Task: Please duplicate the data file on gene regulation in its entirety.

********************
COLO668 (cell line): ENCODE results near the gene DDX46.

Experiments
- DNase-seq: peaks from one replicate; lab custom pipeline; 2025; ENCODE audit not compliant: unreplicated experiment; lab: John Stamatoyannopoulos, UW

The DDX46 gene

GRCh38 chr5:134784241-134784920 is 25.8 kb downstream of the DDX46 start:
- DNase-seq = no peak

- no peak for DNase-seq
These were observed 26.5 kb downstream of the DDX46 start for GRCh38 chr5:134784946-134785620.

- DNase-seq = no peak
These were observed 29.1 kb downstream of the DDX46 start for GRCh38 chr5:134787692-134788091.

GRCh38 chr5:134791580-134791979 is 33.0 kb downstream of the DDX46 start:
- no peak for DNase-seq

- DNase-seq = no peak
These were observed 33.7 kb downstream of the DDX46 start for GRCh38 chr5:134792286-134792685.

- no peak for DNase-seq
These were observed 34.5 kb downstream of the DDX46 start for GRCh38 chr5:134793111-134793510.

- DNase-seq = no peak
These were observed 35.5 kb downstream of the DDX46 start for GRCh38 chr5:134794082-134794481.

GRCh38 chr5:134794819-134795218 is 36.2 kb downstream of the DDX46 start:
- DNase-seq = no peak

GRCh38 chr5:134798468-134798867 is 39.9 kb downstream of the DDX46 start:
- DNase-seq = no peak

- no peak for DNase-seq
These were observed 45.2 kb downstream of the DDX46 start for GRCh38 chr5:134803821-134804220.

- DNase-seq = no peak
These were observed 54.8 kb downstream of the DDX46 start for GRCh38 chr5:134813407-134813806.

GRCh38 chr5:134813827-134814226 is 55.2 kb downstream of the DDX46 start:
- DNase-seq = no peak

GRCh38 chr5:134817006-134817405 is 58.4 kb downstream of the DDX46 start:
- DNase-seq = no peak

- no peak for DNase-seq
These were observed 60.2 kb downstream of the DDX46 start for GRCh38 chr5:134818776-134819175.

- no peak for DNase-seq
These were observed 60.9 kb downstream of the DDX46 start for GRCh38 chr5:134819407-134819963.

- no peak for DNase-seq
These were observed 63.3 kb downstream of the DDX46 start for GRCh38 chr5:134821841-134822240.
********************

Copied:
COLO668 (cell line): ENCODE results near the gene DDX46.

Experiments
- DNase-seq: peaks from one replicate; lab custom pipeline; 2025; ENCODE audit not compliant: unreplicated experiment; lab: John Stamatoyannopoulos, UW

The DDX46 gene

GRCh38 chr5:134784241-134784920 is 25.8 kb downstream of the DDX46 start:
- DNase-seq = no peak

- no peak for DNase-seq
These were observed 26.5 kb downstream of the DDX46 start for GRCh38 chr5:134784946-134785620.

- DNase-seq = no peak
These were observed 29.1 kb downstream of the DDX46 start for GRCh38 chr5:134787692-134788091.

GRCh38 chr5:134791580-134791979 is 33.0 kb downstream of the DDX46 start:
- no peak for DNase-seq

- DNase-seq = no peak
These were observed 33.7 kb downstream of the DDX46 start for GRCh38 chr5:134792286-134792685.

- no peak for DNase-seq
These were observed 34.5 kb downstream of the DDX46 start for GRCh38 chr5:134793111-134793510.

- DNase-seq = no peak
These were observed 35.5 kb downstream of the DDX46 start for GRCh38 chr5:134794082-134794481.

GRCh38 chr5:134794819-134795218 is 36.2 kb downstream of the DDX46 start:
- DNase-seq = no peak

GRCh38 chr5:134798468-134798867 is 39.9 kb downstream of the DDX46 start:
- DNase-seq = no peak

- no peak for DNase-seq
These were observed 45.2 kb downstream of the DDX46 start for GRCh38 chr5:134803821-134804220.

- DNase-seq = no peak
These were observed 54.8 kb downstream of the DDX46 start for GRCh38 chr5:134813407-134813806.

GRCh38 chr5:134813827-134814226 is 55.2 kb downstream of the DDX46 start:
- DNase-seq = no peak

GRCh38 chr5:134817006-134817405 is 58.4 kb downstream of the DDX46 start:
- DNase-seq = no peak

- no peak for DNase-seq
These were observed 60.2 kb downstream of the DDX46 start for GRCh38 chr5:134818776-134819175.

- no peak for DNase-seq
These were observed 60.9 kb downstream of the DDX46 start for GRCh38 chr5:134819407-134819963.

- no peak for DNase-seq
These were observed 63.3 kb downstream of the DDX46 start for GRCh38 chr5:134821841-134822240.